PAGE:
Directors = Wong Kar Wai, Steven Soderbergh, Michelangelo AntonioniThree short movies, one by each of the directors, on the subject of eros in the original sense of bodily love (as opposed to mere sexuality). Wong’s is easily the best, a story set in China (subtitled) of tailor who makes clothes for a haughty call girl (Gong Li), falls in love with her from his close distance of fitting clothes to her body. The last scene repeats the first, but we only understand it in the last. Beautiful photography and daring camera work. A miniature masterpiece.
The second, by Soderbergh has Alan Arkin as psychiatrist to Robert Downey Jr.’s anxious advertising man of the 1950s. Artful mostly B&W, emphasizing slanting window light through louvered blinds. Well acted, humorous, thought-provoking, but doesn’t have much to do with the theme of eros.
The third piece, by Antonioni, has a young Italian couple (subtitled) each encountering a mysterious woman who lives in a stone tower by the sea. There is a vague narrative, but mostly scenes loosely connected, Fellini-like. The guy flirts with tower-woman, but she inexplicably leaves him on the roof and goes to her bed where she strips and starts masturbating. He, inexplicably, stays on the roof, looking at the scenery. (It would have been a better story if they had each masturbated separately.) The camera returns to her, now inexplicably wearing a thong. Like she put underwear on for a better effect? It could only be a postproduction afterthought, revealing the director’s ambivalence about sexuality. The whole scene should have been cut anyway since the theme is not sex. Finally, the guy finds her and they have sex shown from the waist up, so we can only guess about the thong. Then the guy’s girlfriend and tower-woman twirl around naked on the beach, for no reason, in a very beautiful scene.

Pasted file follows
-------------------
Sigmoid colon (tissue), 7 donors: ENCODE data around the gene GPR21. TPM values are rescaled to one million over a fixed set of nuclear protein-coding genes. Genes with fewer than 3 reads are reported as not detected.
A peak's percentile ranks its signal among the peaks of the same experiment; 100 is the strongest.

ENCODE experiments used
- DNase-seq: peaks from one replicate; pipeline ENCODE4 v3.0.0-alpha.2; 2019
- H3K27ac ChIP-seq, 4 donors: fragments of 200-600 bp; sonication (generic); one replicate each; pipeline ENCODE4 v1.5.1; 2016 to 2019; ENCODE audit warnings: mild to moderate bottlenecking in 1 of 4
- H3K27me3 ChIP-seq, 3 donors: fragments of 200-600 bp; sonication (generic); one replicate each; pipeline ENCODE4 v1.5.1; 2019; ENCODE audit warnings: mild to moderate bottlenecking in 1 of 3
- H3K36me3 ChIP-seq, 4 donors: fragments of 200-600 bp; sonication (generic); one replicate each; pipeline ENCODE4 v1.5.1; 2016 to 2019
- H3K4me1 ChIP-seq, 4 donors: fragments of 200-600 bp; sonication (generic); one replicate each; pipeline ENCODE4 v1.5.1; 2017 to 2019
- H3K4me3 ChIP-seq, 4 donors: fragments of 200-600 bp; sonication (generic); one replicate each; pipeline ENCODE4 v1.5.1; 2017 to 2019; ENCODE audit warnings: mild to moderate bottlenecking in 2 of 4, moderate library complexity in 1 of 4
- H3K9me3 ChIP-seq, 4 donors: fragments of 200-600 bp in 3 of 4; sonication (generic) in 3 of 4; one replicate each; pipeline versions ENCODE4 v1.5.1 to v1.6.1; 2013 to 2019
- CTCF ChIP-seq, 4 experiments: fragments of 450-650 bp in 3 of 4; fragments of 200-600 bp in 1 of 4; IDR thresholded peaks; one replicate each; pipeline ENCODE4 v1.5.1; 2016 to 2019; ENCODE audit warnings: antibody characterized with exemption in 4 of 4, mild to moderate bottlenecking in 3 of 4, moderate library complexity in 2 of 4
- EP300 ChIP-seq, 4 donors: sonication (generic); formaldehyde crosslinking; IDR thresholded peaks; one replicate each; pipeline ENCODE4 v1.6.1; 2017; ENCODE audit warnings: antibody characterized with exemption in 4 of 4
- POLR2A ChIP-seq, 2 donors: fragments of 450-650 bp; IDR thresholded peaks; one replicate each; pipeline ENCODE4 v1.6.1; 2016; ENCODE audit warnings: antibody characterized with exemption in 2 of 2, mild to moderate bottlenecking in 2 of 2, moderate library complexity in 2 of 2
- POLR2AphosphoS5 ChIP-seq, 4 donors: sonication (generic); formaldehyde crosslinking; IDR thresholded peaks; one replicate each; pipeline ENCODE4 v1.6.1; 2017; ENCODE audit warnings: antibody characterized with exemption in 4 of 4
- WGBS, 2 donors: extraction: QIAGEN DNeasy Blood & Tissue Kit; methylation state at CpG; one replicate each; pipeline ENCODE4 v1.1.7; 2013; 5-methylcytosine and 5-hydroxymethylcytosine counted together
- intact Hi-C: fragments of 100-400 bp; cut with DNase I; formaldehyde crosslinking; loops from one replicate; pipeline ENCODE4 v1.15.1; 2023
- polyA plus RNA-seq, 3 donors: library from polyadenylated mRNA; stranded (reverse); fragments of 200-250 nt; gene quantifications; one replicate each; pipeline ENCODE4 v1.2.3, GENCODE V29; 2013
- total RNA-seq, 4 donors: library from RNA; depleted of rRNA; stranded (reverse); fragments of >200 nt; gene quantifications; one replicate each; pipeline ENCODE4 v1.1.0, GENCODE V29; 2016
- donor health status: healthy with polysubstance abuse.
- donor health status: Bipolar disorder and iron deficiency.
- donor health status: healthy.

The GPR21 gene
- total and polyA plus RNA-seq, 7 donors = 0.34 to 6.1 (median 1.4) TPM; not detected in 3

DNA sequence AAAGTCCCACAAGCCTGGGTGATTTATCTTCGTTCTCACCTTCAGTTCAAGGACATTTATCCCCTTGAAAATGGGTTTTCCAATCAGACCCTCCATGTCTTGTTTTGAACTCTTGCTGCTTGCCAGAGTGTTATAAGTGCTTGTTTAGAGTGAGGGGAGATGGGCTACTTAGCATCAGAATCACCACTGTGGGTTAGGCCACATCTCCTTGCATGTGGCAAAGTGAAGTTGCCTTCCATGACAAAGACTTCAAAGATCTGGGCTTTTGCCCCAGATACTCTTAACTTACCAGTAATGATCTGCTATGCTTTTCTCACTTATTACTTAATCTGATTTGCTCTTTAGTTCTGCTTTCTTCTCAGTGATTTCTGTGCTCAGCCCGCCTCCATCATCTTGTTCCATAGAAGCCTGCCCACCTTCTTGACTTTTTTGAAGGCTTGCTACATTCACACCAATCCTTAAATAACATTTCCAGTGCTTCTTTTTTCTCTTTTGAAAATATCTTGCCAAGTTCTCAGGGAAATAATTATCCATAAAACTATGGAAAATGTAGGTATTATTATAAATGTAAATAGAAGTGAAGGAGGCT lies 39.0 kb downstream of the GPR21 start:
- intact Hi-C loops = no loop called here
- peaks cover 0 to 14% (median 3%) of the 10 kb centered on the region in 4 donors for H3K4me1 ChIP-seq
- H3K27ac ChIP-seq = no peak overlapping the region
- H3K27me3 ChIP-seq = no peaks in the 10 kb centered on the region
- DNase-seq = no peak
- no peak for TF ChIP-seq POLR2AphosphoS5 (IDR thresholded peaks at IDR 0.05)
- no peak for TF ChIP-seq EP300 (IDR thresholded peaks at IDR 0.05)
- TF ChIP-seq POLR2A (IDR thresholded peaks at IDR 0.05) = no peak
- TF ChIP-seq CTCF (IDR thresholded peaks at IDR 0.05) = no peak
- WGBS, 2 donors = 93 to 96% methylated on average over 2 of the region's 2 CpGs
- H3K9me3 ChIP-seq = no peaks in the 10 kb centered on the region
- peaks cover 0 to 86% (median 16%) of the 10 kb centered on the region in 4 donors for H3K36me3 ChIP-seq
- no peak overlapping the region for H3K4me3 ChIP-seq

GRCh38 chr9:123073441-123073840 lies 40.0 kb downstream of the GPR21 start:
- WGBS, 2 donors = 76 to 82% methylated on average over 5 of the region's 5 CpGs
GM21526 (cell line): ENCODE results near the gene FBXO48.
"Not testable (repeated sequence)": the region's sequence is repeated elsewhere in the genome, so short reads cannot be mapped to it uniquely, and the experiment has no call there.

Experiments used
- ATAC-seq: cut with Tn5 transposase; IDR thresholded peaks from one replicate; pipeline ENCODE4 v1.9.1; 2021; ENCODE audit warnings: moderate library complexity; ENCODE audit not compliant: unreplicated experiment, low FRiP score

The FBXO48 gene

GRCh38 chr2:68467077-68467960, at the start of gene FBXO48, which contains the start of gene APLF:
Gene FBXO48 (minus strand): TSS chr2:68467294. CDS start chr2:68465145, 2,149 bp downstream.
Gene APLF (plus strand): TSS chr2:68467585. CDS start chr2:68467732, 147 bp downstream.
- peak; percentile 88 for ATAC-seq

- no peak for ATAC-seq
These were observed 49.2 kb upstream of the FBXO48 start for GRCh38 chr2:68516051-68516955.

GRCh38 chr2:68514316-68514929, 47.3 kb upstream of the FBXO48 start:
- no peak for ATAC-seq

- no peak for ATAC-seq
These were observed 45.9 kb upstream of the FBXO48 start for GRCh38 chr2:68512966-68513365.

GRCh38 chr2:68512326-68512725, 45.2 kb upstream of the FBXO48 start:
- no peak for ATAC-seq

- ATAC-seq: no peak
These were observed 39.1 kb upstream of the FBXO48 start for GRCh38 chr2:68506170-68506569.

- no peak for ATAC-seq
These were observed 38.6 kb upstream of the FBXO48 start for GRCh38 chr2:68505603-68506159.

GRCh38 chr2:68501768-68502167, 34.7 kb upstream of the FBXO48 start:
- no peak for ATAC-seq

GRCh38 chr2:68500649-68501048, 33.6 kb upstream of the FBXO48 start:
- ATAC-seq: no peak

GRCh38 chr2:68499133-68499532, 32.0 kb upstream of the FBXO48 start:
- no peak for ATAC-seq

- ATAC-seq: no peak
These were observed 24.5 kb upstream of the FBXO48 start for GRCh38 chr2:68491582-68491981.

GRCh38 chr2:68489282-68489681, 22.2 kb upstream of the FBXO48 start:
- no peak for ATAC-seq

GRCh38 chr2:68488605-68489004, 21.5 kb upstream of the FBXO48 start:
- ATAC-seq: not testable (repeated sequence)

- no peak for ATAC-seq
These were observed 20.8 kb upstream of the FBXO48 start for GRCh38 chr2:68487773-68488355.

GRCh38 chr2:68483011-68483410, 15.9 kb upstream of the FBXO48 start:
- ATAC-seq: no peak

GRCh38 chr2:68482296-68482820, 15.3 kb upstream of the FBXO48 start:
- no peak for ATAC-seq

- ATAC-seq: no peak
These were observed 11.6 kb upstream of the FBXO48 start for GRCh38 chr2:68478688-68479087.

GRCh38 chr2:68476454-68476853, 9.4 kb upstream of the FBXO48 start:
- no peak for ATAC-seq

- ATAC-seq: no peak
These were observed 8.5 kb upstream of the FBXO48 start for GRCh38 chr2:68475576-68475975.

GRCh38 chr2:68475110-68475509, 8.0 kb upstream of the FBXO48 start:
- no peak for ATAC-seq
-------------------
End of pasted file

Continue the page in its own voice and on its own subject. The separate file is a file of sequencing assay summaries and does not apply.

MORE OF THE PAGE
An enjoyable disc, despite being only a male POV, but the kind of cinema one likes to talk about afterward; not pornographic or biological, not sex but eros.